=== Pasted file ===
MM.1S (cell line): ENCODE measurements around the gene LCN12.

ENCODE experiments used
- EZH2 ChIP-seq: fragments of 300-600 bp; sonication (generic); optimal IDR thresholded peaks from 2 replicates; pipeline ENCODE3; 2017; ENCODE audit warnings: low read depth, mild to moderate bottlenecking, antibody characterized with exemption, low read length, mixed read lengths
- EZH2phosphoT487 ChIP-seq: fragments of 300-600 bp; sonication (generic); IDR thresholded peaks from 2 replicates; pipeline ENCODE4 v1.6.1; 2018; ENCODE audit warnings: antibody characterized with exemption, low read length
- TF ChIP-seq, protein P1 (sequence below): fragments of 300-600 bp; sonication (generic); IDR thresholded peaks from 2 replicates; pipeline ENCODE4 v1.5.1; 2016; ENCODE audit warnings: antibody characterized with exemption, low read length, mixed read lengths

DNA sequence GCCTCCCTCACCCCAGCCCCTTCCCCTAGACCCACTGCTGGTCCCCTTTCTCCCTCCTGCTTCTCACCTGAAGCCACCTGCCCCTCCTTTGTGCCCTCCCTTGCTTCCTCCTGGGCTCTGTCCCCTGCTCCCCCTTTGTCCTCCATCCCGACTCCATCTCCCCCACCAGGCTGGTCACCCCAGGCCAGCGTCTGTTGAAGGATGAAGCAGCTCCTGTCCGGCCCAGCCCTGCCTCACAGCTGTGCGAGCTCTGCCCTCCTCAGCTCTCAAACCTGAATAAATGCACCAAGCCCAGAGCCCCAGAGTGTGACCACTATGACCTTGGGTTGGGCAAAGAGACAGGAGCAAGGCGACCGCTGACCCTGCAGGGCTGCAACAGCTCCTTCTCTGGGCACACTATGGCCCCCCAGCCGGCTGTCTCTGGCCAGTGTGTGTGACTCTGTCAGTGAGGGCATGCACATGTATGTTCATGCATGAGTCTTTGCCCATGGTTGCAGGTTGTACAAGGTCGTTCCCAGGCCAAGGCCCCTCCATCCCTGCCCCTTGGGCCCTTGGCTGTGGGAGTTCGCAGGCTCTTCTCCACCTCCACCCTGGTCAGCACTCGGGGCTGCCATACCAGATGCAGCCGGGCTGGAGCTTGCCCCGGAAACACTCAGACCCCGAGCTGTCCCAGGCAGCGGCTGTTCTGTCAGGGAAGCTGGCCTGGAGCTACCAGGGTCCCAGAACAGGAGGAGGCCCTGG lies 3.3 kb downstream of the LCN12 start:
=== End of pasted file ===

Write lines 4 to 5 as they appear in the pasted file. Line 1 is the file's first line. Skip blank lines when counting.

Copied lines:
- EZH2phosphoT487 ChIP-seq: fragments of 300-600 bp; sonication (generic); IDR thresholded peaks from 2 replicates; pipeline ENCODE4 v1.6.1; 2018; ENCODE audit warnings: antibody characterized with exemption, low read length
- TF ChIP-seq, protein P1 (sequence below): fragments of 300-600 bp; sonication (generic); IDR thresholded peaks from 2 replicates; pipeline ENCODE4 v1.5.1; 2016; ENCODE audit warnings: antibody characterized with exemption, low read length, mixed read lengths